I went back to Felixstowe a few weeks ago. It is easy enough to take good pictures of a pretty place on a sunny day, but Felixstowe is as dull a place as ever spoiled a coastline. I came away thinking I had taken nothing worth keeping save as snapshots-of-record, those straight-up-and-down pictures which serve simply as a reminder, perhaps a reminder not to bother to go back.
There were two though, which warranted the trip and show that interesting views may lurk unsuspected in what appear to be routine snaps. In its days of prosperity, Felixstowe treated itself to some fine street lights which, when isolated from their shabby context and given some Photoshop love yielded this:
We had some difficulty getting on to the beach – it was the day when an exceptionally high tide was expected, and protective gates closed off the whole front. My son watched with concern as his aged father clambered over the gates, in defiance of strict notices and doubtless in breach of some municipal by-law.
The old pier has been demolished at the landward end and a new structure is rising in its place. Construction sites are often more attractive than the resulting building – we won’t know about that until the new pier is complete. As shot, this was frankly dull; with a bit of work, it came up nicely, complete with a couple of aeroplane trails invisible on the day.
I was at school in Felixstowe from 1962 to 1967. People still went to seaside resorts like Felixstowe for their holidays, to stay in cheap hotels or boarding houses, and to paddle in the grey North Sea or play on the machines on the faded pier. They often went there by train from Liverpool Street, then a big, dark, grimy shed (rather better, to my eye, than the tacky commercialised place it is now).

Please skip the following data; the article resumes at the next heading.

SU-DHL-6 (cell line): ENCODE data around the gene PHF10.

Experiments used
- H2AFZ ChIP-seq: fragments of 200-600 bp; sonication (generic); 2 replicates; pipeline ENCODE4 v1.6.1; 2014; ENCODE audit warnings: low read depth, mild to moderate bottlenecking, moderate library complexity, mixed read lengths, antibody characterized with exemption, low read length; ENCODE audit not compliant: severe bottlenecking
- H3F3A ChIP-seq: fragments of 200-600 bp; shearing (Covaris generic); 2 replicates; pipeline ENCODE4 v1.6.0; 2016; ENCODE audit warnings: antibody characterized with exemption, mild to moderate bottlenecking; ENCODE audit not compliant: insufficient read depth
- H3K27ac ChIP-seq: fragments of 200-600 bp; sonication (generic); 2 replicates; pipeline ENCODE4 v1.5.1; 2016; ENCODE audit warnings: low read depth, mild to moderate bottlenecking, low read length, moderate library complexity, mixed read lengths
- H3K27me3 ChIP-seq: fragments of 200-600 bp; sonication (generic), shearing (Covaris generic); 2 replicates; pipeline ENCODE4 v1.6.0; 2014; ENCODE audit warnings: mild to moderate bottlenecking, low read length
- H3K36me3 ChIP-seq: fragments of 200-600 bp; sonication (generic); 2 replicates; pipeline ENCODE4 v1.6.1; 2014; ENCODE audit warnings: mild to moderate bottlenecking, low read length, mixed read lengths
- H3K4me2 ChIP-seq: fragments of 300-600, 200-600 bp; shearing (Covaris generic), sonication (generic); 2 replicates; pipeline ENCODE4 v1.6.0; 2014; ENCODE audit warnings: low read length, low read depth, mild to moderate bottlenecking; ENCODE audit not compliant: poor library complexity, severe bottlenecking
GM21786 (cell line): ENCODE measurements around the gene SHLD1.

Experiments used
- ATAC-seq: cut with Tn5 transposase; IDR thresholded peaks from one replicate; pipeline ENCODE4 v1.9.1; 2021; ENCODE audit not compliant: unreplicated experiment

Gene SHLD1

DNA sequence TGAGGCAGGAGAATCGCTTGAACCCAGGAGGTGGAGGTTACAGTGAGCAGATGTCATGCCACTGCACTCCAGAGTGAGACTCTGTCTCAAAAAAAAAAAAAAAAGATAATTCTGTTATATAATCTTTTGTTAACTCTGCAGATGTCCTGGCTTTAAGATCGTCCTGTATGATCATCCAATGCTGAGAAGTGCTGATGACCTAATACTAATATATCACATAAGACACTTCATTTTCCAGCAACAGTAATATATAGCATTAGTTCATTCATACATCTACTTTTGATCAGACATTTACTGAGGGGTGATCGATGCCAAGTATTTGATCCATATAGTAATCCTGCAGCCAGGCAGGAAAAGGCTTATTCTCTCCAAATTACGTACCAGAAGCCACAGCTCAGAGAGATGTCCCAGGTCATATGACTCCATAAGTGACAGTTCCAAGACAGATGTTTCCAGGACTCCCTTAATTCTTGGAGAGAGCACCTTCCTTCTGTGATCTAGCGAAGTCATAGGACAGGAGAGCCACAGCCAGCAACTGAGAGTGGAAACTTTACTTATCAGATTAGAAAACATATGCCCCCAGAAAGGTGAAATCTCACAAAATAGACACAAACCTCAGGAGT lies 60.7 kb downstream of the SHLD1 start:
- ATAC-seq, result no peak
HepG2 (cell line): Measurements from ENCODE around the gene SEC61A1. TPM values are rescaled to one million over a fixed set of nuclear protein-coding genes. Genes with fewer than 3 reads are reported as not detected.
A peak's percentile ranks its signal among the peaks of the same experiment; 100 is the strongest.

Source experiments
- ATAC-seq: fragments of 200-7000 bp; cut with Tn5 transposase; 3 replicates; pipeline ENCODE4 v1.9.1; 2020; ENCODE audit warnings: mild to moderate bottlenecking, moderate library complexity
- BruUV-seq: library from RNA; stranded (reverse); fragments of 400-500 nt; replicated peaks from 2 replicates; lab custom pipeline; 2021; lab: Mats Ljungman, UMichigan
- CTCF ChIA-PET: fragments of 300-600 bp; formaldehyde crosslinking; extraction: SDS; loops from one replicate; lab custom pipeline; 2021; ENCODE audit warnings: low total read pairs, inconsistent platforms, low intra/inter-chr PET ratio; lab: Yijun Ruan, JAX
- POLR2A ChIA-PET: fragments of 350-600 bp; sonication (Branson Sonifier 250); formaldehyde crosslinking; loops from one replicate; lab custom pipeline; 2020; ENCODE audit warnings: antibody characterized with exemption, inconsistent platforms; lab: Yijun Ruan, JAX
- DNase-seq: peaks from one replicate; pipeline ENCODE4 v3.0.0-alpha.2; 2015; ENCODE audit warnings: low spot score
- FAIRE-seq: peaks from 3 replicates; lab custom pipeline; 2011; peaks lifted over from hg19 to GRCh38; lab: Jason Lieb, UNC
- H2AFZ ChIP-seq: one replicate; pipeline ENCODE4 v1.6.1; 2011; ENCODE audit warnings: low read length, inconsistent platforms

In the early ’60s, Felixstowe’s days as a destination of choice were numbered. The Ford Cortina was launched in 1962, the year I first went there, and the Vauxhall Viva in 1963, between them bringing motoring to the masses and freeing people from the (anyway soon-to-be-wrecked) rail network. Freddie Laker founded his cheap ‘n cheerful airline in 1966, the same year that currency controls were eased for travel, both events opening the way to cheap foreign holidays. Old-fashioned seaside resorts like Felixstowe could not compete, and although the town later found a new life as a container port, the place became visibly more tacky during my time there.
My father would take me to the pier when he came to take me out on one-day exeats (my mother would usually take me home, despite the distance, and give me a square meal). Each of us was as bored as the other, I suspect, my father counting the hours till he could motor back up the A12, and me almost looking forward to the dull prison-like environment of my small school, where I could at least read. There was nothing like a 1960s boarding school to encourage reading.
The only machine I remember on the pier was the crane which you could control with a wheel or levers in a (usually vain) attempt to pick up a cheap toy. The only other thing I remember were the bendy mirrors which made you look tall or fat. It was a grim place to spend a day.
No seaside resort looks great in winter, the outdoor attractions closed and dank, and the shops and cafes empty; close up they induced melancholy even on a bright day.
Viewed at a distance, however, the place looks more attractive in the photographs than it felt at the time, this time without any Photoshop enhancements:
The sea is the sea, however tacky the scene behind the camera:
There was one puzzle. The swimming pool on the seafront proudly displayed a notice advertising the presence of a “Rookie Life Guard”. I don’t know about you, but I’d rather have an experienced one on duty: